has had lots of time to diverge from its origins, the more so because
most Deaf children, like Mary Smith, were sent to the American
Asylum, where they encountered other sign language practices, and
most, unlike Mary, returned to the island.
Bahan and Poole-Nash maintain that Deaf people on the Vineyard
were thoroughly assimilated and, as with Deaf people in the
[End Page 27]
Mayan community studied by Johnson (1994), they valued their village
more than they valued the company of other Deaf people: Being Deaf
itself is irrelevant, as Deaf people have access to
everyone in the village (Bahan and Poole-Nash 1995, 19).
In accord with this village-first value in assimilative
societies, the Mayan villagers, according to Johnson, tended to identify
first with their family, then with the village, and then with Mayan
society. When Johnson gave a party for all the Deaf people in the
village and their families, he learned that it was the first event in the
village that singled out Deaf people. Similarly, Groce relates that on
the Vineyard All these [Deaf] people were included
in all aspects of daily life from their earliest
childhood. . . . One of the most striking aspects of this
research is the
fact that rather than being remembered as a group, every one of the
Deaf islanders who is remembered is remembered as a unique
(Groce 1980, 95).
Mary Smith would find her life quite changed when she took up
residence on the mainland in the intensely Deaf Brown family, far
from her hearing family, numerous relatives, and friends on the island.
She decided to take with her some remembrances of her island
homea whalebone, some big beautiful seashells, and shark
teeth with scrimshaw sailor carvings on them (Colby 1961). And then
Mary and Thomas began the trek to Henniker. Their descendants
would have the combined Deaf heritage of the Vineyard, some six
generations deep, and of the Henniker Deaf enclave, merely a generation
old at that time.
Back to Henniker
Thomas and Mary settled on his parents farm; his father was
60, his mother 66, and strong hands were sorely needed. More than
that, Thomas brought to the task many natural gifts. He was a good
horseman. He drove his own oxen and won prizes at the county fairs
in Concord, New Hampshire, for drawing a load with a large boulder,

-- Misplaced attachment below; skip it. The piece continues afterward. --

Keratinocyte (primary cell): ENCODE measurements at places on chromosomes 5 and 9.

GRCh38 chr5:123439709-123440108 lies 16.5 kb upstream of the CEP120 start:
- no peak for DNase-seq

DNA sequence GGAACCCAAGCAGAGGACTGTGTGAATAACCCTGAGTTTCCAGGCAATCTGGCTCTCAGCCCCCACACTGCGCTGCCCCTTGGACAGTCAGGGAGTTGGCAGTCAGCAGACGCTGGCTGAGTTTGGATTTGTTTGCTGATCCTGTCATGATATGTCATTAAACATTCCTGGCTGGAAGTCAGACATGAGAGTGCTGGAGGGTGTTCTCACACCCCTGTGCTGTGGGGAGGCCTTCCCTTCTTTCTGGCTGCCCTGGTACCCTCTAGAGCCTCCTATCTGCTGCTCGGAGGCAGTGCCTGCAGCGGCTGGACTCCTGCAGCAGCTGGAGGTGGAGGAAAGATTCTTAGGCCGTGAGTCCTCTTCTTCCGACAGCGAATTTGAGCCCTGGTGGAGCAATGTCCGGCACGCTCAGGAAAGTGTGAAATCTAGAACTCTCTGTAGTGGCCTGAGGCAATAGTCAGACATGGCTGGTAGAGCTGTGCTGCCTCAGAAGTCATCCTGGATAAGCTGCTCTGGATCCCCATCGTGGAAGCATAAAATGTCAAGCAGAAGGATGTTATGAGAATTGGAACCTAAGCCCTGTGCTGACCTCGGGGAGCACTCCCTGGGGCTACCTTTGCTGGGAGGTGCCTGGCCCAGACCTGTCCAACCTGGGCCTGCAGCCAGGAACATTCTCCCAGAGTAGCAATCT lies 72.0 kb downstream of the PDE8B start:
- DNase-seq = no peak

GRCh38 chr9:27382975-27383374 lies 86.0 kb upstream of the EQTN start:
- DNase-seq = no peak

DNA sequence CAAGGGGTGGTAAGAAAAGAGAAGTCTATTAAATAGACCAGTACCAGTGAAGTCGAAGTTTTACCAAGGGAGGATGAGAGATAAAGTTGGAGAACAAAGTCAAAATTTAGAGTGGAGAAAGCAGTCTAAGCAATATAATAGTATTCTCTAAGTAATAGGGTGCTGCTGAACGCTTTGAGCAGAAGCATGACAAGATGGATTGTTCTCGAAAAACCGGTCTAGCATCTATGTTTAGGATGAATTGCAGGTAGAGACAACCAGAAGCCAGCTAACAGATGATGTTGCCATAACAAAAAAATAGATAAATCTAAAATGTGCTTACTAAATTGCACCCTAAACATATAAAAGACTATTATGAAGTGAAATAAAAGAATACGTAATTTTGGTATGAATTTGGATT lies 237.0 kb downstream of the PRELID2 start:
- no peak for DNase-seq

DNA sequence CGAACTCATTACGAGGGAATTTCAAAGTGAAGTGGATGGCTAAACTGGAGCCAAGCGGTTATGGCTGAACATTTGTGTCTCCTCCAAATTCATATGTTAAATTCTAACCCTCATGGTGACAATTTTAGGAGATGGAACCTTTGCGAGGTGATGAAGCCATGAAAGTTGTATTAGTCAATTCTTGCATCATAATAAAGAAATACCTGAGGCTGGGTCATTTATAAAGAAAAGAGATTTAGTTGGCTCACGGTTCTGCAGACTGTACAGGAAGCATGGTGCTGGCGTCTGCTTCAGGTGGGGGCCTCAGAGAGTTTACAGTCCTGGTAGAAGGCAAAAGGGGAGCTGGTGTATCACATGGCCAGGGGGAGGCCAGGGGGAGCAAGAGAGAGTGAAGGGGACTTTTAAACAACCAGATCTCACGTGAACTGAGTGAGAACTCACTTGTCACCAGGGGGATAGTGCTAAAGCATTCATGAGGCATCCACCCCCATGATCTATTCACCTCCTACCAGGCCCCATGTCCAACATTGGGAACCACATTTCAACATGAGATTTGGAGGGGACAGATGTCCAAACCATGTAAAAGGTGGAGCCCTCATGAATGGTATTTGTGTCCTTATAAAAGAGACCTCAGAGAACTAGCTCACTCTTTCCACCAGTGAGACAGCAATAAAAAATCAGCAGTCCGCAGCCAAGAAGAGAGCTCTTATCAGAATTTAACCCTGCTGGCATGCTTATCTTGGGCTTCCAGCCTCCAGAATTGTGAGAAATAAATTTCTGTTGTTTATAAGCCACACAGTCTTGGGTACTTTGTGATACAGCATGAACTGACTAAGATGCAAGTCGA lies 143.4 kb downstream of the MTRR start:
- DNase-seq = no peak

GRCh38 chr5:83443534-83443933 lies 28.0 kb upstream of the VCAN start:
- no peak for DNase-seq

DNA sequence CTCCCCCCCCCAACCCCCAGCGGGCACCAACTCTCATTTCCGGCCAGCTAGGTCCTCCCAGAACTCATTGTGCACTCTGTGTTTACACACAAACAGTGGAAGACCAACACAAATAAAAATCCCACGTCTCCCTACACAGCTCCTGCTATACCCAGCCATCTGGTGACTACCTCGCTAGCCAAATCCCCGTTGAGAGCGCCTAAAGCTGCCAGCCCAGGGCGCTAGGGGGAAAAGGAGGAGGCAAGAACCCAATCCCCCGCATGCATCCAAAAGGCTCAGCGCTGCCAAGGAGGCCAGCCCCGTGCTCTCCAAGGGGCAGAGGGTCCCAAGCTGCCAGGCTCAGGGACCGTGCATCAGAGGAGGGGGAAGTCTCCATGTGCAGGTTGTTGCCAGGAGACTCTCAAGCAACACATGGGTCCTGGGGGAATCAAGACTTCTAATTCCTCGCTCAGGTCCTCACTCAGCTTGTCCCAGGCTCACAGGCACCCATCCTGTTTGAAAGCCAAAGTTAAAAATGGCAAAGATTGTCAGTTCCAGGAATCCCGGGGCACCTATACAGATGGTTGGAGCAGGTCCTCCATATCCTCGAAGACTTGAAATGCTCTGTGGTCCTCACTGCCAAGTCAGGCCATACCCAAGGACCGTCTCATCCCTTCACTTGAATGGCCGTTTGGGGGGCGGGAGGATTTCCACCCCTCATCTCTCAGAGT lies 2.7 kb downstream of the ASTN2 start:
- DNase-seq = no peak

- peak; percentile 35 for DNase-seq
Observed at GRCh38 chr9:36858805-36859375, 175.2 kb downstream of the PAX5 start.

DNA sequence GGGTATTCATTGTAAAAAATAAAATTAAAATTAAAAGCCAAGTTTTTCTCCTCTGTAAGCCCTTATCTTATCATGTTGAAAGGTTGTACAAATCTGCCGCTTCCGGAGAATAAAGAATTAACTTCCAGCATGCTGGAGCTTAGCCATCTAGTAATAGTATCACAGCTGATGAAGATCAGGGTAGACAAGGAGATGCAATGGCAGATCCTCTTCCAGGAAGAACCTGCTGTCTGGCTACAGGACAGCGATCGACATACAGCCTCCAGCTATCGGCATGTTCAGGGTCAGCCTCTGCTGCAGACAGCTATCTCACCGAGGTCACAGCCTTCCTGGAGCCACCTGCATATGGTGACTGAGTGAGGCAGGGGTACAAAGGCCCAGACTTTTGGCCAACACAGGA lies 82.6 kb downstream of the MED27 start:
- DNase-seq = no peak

over a ton, the allotted distance. He won awards for plowing
and for his colts, and Mary drew a premium of $2 for a nice lot of
cheese she had prepared (Anon. 1869a). Thomas raised cattle and
poultry and grew fruit, wheat, and hay. He divided the large farm
into lots of pasturage, tillage, orchard, woodland, and so on, and each
lot had a
[End Page 28]
name. Those that have come down to us were figures in
Deaf education such as Gallaudet, Clerc, and Peet (Chamberlain
1886). He kept his accounts carefully and was frugal, practical, and
methodical (T. L. Brown 1888; Anon. 1861). Some years were
very hard: At times early and severe frosts killed the crops; some
seasons were extremely dry, and then small fruit withered and fell
from the trees and clouds of grasshoppers settled on the fields, devouring
everything (Cogswell 1880).
The close-knit family and Deaf community made the hard times
bearable, even rewarding. In addition to his father, Nahum, and sister,
Persis, the family included Persis and Belas two Deaf sons,
Thomas B. Swett (called Nahum in honor of his grandfather), born
the year Thomas went off to school, and William B. Swett, two years
older. In 1837 Thomas B. Swett went to the American Asylum, and
Mary gave birth to a hearing daughter, Charlotte, but illness took the
infants life within a year. Then, two years later, William
Swett went off to school, and Mary gave birth to a Deaf son, Thomas
Lewis Brown. On return from Hartford, the Swett boys took Deaf
wives. William married Margaret Harrington, a Deaf woman from
Ireland, whose Deaf brother had also married into a large Deaf family.
William had a colorful career as an explorer, showman, mechanic,
writer, and artist before settling down. William and Margaret had
three hearing children, two of whom died quite young, and two
Deaf daughters, who married Deaf men. Williams brother,
Thomas Swett, and his wife Ruth Stearns had four childrenthree
Deaf and one hearing.
Joseph Livingstone, a Deaf carpenter who owned the blind and
sash company where William worked, lived with the Swetts. Sometimes
Deaf workmen would live on the Brown farm (for instance,
Joel Lovejoy, one of the Deaf Lovejoys from Concord, New Hampshire,
and Josiah Smith, who had Deaf relatives in Hillsboro). In addition,
a nearby Deaf couplethe Goveswere close
friends. (Abigail Clark Gove was from two towns away, New Boston,
home of the Deaf Smith clan, who were good friends of the Browns.)
So it was quite a little community that worked, celebrated, and
prayed together at the interpreted services in the Congregational
Church (Colby 1961). However, the Deaf community extended beyond
[End Page 29]
Henniker and into contiguous towns. Thomas Brown socialized
with Thomas Head and his family in Hooksett and George Kent
and others in Amherst (both two towns away from Henniker); Mrs.
Head was from a large Deaf family in nearby Francestown, one town
away from Henniker (Anon. 1869b, 1874; Turner 1880). In his notebooks
devoted to genealogical studies of Deaf people, Alexander
Graham Bell lists all the Deaf people in New Hampshire according
to the Seventh Census of the Deaf and Dumb, conducted in 1880